By: Pat Long
In my study of the notebooks of the Sisters Aid Society of the Richland Church of the Brethren between 1914-1937, I was interested to learn about the role of quiltmaking as a source of revenue for philanthropic activities in the church and community. During this period of time a total of 53 women were listed as members of the organization. Between the years 1927-1937, it was recorded that 114 quilts were quilted. Prior to that, from 1914-1927, quilting was listed as the predominant activity, but records were not kept of clients for the quilting. The funds raised from these efforts of quiltmaking were used to enhance the physical and emotional needs of the church and local community as well as aiding the educational programs and world mission programs sponsored by the church.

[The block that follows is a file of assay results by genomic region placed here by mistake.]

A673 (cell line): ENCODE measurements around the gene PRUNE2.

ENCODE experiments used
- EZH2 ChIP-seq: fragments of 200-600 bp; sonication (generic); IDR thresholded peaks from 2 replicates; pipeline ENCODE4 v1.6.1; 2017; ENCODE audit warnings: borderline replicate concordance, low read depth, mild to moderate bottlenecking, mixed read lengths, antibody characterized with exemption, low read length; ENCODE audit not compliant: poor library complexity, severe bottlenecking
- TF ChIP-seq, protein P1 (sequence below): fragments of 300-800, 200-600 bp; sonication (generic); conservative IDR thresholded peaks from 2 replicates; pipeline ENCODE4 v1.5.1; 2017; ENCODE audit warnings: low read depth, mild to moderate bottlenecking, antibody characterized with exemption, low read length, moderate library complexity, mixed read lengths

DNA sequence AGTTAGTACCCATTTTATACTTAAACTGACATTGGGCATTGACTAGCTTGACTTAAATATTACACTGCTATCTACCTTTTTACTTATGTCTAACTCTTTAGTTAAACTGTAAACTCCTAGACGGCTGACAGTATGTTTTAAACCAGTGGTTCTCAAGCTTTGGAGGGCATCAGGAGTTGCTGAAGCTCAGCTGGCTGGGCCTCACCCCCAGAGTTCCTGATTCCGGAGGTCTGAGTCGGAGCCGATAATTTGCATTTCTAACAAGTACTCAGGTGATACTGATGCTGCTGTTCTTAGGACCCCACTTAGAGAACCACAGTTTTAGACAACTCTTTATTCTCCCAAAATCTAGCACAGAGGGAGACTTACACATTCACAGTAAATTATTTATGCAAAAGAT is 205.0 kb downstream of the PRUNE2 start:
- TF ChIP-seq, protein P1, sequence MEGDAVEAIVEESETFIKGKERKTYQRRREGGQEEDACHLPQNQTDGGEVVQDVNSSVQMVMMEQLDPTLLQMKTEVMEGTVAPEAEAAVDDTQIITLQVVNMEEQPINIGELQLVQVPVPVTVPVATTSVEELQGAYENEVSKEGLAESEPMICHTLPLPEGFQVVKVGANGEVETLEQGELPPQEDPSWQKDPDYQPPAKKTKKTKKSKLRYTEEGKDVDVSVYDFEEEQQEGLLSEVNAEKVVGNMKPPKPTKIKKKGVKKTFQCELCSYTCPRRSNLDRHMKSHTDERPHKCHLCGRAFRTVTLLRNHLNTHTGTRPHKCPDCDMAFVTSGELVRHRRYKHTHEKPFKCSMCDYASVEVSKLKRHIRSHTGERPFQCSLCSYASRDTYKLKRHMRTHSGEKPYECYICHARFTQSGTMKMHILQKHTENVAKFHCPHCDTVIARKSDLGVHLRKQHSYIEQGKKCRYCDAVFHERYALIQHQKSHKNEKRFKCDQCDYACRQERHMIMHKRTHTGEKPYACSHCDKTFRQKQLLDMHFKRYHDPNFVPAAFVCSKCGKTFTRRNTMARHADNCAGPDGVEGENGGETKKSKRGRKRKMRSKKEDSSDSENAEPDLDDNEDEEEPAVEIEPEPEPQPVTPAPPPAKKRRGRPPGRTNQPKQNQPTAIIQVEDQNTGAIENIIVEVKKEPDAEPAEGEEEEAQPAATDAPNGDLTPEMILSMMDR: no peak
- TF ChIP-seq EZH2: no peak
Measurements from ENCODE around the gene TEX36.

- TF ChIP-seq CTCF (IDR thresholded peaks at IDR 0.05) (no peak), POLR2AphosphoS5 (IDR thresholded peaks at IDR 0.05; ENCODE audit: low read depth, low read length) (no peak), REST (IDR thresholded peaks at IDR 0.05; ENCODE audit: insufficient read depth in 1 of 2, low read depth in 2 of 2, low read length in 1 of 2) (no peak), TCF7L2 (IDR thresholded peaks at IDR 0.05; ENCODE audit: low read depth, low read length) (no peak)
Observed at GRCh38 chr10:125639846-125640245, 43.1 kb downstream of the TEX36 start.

The women quilting in this church were part of a larger network of church women quilting throughout the national brotherhood of the Church of the Brethren. These women and their counterparts in other churches through the United Stated were one of the strongest links in the chain of the continuation of quiltmaking to the present day.